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Plane Talk... Jerry Garcia style?


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#1 OFFLINE   nicolisp

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Posted 01 January 2010 - 09:40 AM

Hi all,

I have been playing guitar for 15-16 years. I specialize in the style of Jerry Garcia in May 1977. I am looking for a way to improve my improvisational ability.

Jerry knew his basic scales and a little theory, but in all my research I've concluded that he didn't use much theory while improvising. If you listen to his live solos... you can hear that he was just following the melody/chords. What's cool about his style, though, was that he followed the melody while doing all those cool, fancy, speedy runs and licks.

My questions:
Is it possible to hear an example of how the Plane Talk system would apply to a Dead song? Say, for example, the first solo in a live version of Eyes of the World? If you listen to Eyes, please look for a live version from the mid to late 70's. '74-'78 are good years. Check out the Dead on archive dot org (9-18-74 is good... solo at 2:53). The first solo is just over 2 bars of Emaj7 and 2 bars of Bm (two different keys). In order for me to improv, I am locked in to using E major ionian over the first 2 bars, and B dorian over the last 2. I just know Jerry wasn't thinking modes like this. Perhaps in his practicing, but not live on the fly (the guy was probably too high to be thinking scales and modes, anyway).

Will the plane talk system help me in this style of playing?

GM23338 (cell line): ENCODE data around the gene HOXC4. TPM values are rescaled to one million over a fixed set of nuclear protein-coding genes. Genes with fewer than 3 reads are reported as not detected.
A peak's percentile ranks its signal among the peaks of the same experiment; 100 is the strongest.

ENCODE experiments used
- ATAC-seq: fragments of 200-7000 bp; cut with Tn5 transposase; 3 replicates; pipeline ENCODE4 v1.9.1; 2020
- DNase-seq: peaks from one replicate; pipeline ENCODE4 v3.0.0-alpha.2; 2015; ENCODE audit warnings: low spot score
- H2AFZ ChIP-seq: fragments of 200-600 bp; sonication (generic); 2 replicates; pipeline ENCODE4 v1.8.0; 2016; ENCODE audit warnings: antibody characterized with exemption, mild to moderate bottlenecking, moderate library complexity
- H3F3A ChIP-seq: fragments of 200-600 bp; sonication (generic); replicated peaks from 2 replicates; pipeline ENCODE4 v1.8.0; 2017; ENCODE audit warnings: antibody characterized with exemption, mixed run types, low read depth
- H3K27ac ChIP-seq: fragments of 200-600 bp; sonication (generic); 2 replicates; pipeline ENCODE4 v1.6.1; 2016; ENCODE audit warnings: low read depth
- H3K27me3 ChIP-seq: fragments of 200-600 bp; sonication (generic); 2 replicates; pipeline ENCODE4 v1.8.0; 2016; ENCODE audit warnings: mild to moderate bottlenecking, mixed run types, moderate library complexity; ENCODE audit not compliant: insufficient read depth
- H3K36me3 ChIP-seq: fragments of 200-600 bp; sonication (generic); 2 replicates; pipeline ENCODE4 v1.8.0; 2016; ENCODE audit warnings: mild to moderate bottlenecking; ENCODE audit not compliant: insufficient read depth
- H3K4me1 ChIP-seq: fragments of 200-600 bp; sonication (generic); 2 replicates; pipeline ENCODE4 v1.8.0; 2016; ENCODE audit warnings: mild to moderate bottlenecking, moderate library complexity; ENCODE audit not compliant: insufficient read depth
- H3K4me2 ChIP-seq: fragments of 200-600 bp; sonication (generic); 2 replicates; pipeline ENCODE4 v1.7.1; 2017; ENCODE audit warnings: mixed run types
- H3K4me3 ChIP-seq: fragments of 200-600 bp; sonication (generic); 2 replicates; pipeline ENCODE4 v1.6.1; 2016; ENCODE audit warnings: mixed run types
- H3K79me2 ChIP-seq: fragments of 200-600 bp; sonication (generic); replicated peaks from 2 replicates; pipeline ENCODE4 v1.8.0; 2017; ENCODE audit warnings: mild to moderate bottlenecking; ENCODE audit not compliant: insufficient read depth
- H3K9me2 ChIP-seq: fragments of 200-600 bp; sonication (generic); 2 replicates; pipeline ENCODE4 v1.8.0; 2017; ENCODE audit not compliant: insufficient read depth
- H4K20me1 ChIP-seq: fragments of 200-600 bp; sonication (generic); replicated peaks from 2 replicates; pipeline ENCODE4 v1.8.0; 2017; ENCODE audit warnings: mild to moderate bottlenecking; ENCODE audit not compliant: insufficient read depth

Sorry for my rambling. Also, sorry if this is in the wrong forum... I'm new here.

-nicolisp

#2 OFFLINE   allthumbs

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Posted 01 January 2010 - 03:20 PM

Took a peek at a clip. it certainly sounds like something a plane talk player would do. You should be able to find some of kirk's improv vids which will give you a better idea.

#3 OFFLINE   davidjones774

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Posted 01 January 2010 - 07:15 PM

Nico,
I don't know if this will help, but I noticed a 1978 Interview of Jerry Garcia in the December 2009 Issue of Guitar Player Digital (It's free) - I think it's pages 42-52... http : // guitarplayer.com / GP2 . I scanned through the article and I think he discusses his some of his approaches to improvising at that time.
Hope that helps,
David

#4 OFFLINE   nicolisp

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Posted 02 January 2010 - 09:05 AM

davidjones774 said:

Nico,
I don't know if this will help, but I noticed a 1978 Interview of Jerry Garcia in the December 2009 Issue of Guitar Player Digital (It's free) - I think it's pages 42-52... http : // guitarplayer.com / GP2 . I scanned through the article and I think he discusses his some of his approaches to improvising at that time.
Hope that helps,
David
Thanks jones774!

Well, like I said in my original post, I specialize in Garcia style and have been doing so for 15-16 years now. The article you mentioned is well known in Dead Head circles and I, of course, already have it. Thank so much for the info, though!

Jerry knew a little enough about music theory (mostly maj, min, dim scales and arpeggios; some modes), but I have concluded that he didn't think modes and scales too much in the live moment. Jerry did mention in one of his 1977 or 1978 interviews that he made some sort of breakthrough on the guitar that year having to do with seeing the fretboard. He didn't reveal much else other than some mention of repeating patterns. I wonder if this mysterious "breakthrough" of his is similar to Kirk's Plane Talk approach.

I guess to be more specific, I am just curious if this Plane Talk approach would work for styles, like Jerry's, that involve the faster playing (speedy melodic runs, etc). From what I've read so far here and from the other response to this post, it looks like it may work.